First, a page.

and attending Millersville State Normal School, where
he graduated in 1891. He then pursued a course in the
Eastman Business College, Poughkeepsie, N. Y., after
which he taught school for two years at Nesquehoning.
Subsequently he enrolled as a student at Dickinson
College, preparatory to entering Princeton University,
graduating in the classical course from the latter in-
stitution in 1897.

Choosing to follow a legal career, he studied law at
Harvard and in the offices of Bertollette and Barber at
Mauch Chunk, being admitted to the bar in 1900, and
successfully practising his profession since that time.
In 1906 he was appointed referee in bankruptcy for
Carbon county, which position he still holds.

Mr. Smitham was married to Anna S. Pierce, of
Williamsport, Pa., on June 18, 1904. They have two
children, Thomas and Mary, the family residing at
Mauch Chunk.

Mr. Smitham is a member of the Masonic fraternity.
Snyder, Nathan, prominent in the business and in-
dustrial affairs of Carbon county, was born at Heidel-
berg, Lehigh county, Pennsylvania, in 1823. He spent
his boyhood on his father's farm, subsequently mas-


tering the trade of a shoemaker, in addition to that of
a carpenter. During his eighteenth year he walked
from his home in Heidelberg to Mauch Chunk, where
he readily found employment as a carpenter and boat-
builder. For some time after locating here it was his
custom to return to his home in Lehigh county on foot
each Saturday night, in order to spend Sunday with his
family, coming back to Mauch Chunk in time to begin
work with the other men on Monday morning.

Having by industry and thrift accumulated $800, he
allied himself in marriage to Matilda Peters, a daugh-
ter of Henry Peters, of East Penn township. Soon
after the taking of this step, Mr. Snyder opened a
small store, near the Four-Mile House, in Mahoning

In 1846 he went to Weissport, where he established
a boat yard, which he conducted successfully for more
than a quarter of a century. He also purchased and
enlarged the tavern known as the Franklin House, of
which he became the landlord, and in which he conduct-
ed a general store. Disposing of this property after
a time he built the nucleus of the large store, situated
on the opposite side of the street from the Franklin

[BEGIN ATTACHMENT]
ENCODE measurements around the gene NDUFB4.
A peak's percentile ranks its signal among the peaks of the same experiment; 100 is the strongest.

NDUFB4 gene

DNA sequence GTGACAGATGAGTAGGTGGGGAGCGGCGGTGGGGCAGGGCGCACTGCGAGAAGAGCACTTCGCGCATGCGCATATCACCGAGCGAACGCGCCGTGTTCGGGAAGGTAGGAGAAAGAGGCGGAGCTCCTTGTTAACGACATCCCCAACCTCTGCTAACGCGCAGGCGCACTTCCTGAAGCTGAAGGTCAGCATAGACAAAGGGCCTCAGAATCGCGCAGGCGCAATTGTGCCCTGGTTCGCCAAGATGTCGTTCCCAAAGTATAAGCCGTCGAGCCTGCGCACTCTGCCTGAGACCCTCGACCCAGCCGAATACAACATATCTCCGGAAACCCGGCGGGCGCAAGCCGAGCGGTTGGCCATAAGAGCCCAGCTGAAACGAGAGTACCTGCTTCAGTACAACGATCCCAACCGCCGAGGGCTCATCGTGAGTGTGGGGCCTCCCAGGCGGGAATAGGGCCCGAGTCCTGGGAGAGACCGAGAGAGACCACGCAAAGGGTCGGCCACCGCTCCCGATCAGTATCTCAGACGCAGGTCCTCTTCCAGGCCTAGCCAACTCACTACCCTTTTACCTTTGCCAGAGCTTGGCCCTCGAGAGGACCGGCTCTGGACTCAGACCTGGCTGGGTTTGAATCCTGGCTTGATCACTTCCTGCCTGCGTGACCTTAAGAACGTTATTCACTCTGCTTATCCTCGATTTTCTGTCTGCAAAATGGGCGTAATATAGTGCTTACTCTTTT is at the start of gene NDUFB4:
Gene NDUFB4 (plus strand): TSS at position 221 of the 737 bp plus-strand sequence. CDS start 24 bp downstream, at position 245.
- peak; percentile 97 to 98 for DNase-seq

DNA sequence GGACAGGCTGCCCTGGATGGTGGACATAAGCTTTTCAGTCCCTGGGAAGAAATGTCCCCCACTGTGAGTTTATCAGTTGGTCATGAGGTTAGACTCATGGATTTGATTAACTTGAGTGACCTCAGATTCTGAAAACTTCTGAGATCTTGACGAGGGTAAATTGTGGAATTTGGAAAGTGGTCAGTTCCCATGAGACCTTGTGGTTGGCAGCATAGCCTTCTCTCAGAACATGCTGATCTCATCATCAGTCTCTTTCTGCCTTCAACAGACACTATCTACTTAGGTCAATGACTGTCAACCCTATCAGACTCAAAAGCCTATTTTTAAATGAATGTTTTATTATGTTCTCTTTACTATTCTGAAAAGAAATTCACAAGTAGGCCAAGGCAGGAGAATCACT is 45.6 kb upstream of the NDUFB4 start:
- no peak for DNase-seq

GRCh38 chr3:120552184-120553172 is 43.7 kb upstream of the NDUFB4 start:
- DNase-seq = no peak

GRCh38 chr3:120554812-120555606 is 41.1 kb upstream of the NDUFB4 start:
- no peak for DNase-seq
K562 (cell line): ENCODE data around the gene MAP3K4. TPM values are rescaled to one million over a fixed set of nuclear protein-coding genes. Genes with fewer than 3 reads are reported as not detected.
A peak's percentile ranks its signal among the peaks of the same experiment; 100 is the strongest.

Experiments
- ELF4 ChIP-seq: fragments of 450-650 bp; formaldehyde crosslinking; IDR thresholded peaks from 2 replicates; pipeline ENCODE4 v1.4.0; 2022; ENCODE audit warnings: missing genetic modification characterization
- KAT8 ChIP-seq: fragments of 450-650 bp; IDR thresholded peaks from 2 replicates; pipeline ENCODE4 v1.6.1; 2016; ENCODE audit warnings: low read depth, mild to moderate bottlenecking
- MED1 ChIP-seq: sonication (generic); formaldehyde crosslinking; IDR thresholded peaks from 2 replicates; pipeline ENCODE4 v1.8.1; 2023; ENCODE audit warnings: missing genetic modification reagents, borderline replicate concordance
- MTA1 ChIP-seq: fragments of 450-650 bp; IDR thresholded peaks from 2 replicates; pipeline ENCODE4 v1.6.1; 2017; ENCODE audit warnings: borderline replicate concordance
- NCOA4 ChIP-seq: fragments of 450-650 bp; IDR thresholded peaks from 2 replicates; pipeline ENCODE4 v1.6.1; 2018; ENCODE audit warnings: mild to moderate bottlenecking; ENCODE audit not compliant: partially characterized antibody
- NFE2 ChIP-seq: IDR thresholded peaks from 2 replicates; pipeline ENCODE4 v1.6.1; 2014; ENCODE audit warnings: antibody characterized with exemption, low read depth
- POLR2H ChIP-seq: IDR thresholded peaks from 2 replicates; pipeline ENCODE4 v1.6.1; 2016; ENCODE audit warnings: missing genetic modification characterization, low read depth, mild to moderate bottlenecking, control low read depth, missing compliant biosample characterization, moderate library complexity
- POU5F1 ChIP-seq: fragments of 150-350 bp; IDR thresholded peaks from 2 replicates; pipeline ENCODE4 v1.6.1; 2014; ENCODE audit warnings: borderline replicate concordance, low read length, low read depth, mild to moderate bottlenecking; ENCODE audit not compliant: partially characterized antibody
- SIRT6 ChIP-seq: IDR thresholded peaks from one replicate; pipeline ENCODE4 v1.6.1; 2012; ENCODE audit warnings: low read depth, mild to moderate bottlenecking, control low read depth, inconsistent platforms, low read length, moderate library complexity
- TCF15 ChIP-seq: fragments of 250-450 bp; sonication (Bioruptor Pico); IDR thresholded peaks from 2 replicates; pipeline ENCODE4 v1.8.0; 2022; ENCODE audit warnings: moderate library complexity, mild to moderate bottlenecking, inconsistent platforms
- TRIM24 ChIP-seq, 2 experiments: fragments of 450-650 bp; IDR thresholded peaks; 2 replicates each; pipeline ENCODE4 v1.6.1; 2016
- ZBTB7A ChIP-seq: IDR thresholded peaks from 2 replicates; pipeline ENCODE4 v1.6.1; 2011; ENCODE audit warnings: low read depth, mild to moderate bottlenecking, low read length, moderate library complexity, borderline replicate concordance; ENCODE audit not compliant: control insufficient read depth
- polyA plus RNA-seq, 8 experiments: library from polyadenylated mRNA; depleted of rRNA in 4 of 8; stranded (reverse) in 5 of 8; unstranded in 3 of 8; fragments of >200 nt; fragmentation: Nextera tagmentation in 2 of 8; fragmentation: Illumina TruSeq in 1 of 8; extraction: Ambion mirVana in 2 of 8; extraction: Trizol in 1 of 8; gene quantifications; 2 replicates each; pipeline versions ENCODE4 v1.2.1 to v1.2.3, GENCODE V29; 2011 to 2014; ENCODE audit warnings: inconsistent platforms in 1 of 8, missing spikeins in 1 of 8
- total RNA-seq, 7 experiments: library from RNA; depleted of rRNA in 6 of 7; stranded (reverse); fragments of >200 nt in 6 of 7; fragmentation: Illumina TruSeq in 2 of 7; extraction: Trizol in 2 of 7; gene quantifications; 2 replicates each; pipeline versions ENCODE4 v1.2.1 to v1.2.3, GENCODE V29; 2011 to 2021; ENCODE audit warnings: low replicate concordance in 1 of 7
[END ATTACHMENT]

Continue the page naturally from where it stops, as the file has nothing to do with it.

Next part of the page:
House, now owned by his son, Milton. He also became
the owner of a similar establishment at Coal Dale,
Schuylkill county.

After retiring from business as a boat builder, Mr.
Snyder, in 1886, established a large planing mill at
East Weissport ; the supervision of this plant occupied
much of his time until 1891, when it was totally de-
stroyed by fire, entailing a loss of $60,000, upon which
there was no insurance.

He was a lover of nature and the life out-of-doors,
and he was the owner of two fine farms in Franklin


Mr. Snyder was happy in his domestic relations, and
was the father of eight children, as follows: Sarah,
wife of George Laury, of Lehighton ; Fietta, who mar-
ried E. G. Zern, of the same place; Aaron F., now a
prosperous business man, of Weissport; Clara, who
died in infancy ; Mary, Milton, Emma and Matilda.

Mr. Snyder held pronounced views on political and
religious matters, being a staunch Republican, while in
his latter years he was a loyal supporter and firm ad-
herent of the United Evangelical church. His death
occurred on January 11, 1897.

Stemler, Quentin, president of the Citizens' National
Bank, of East Mauch Chunk, also successful as a deal-
er in grain, feed and livestock, was born at Stemlers-
ville. Carbon county, April 19, 1870.

His father was Reuben Stemler, a farmer, while his
mother, before her marriage, bore the name of Louisa
Smith, both being natives of Carbon county. Their
children were Masina, the wife of Lewis Christman, of
Weissport ; Emma, who is married to Harry Pettit, an
electrician at PaUnerton; Elmira, wife of Pharon An-
drew, of Lehighton; Quentin, James, Charles, Wilson
and Oscar.

Having acquired a common school education, Quen-
tin was called upon, in his twentieth year, to take the
place of his father as the head of the household, the